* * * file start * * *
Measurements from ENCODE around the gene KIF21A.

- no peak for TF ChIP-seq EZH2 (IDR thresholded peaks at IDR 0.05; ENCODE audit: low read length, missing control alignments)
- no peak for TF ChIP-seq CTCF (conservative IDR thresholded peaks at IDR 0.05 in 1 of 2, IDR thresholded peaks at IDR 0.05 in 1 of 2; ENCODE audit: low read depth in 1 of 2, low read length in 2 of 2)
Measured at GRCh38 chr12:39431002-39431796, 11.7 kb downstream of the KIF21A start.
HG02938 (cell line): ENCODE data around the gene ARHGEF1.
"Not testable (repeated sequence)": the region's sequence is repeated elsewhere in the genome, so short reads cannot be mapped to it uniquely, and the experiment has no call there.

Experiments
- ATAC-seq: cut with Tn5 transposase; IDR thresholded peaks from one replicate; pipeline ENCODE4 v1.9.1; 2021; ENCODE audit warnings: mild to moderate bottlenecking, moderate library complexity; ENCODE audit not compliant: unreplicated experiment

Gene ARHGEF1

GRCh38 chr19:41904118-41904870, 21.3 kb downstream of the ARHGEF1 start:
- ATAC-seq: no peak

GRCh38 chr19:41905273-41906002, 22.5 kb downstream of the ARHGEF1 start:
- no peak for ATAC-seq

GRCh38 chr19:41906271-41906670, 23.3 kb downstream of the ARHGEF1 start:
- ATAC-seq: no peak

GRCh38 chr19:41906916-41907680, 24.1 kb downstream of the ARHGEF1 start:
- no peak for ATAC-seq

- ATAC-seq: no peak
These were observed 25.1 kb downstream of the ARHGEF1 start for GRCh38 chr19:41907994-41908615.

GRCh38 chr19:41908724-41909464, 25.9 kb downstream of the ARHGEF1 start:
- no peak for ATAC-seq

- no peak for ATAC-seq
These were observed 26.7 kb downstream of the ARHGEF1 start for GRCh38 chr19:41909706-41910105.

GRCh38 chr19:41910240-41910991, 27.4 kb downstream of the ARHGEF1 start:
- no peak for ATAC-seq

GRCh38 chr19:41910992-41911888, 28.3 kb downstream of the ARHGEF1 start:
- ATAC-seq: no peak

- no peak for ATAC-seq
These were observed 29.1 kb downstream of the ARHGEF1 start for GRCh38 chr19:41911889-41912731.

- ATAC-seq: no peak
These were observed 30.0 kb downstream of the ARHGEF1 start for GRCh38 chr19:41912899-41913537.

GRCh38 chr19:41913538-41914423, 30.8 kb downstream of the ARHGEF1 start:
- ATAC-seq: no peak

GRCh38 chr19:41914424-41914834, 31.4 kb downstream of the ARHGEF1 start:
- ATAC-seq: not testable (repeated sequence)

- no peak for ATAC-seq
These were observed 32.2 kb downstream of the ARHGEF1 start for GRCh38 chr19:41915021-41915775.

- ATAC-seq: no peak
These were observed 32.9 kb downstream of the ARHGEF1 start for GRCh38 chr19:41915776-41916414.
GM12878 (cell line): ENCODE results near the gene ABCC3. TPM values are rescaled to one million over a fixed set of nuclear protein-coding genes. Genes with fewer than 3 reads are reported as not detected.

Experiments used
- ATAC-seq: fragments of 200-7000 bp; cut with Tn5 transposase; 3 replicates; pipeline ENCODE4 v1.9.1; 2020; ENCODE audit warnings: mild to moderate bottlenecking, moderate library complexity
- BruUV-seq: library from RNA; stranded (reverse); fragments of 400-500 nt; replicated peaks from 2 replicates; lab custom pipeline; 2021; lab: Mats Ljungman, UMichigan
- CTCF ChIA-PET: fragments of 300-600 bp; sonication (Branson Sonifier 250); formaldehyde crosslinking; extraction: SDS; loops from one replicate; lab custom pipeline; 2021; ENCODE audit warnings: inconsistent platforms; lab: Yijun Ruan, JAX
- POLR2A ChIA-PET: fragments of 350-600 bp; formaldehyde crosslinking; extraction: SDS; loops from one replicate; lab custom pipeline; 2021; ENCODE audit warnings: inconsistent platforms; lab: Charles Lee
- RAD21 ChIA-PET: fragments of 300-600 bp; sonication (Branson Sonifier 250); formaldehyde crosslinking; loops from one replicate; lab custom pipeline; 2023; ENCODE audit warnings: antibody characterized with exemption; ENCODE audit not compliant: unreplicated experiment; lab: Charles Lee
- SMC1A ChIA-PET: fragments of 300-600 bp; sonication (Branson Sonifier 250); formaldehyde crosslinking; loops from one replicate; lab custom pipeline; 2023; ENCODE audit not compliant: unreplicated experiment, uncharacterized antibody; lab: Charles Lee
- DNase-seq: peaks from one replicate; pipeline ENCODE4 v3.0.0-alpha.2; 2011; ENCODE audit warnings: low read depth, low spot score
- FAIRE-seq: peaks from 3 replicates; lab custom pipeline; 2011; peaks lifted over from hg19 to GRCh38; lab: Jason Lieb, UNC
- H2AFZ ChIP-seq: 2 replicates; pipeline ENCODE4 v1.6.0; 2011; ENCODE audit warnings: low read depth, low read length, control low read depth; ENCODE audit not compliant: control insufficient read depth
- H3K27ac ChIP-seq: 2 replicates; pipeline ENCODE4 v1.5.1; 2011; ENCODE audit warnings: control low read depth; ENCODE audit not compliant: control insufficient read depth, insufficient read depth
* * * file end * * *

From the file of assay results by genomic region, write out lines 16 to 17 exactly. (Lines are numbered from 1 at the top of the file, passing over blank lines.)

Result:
GRCh38 chr19:41906916-41907680, 24.1 kb downstream of the ARHGEF1 start:
- no peak for ATAC-seq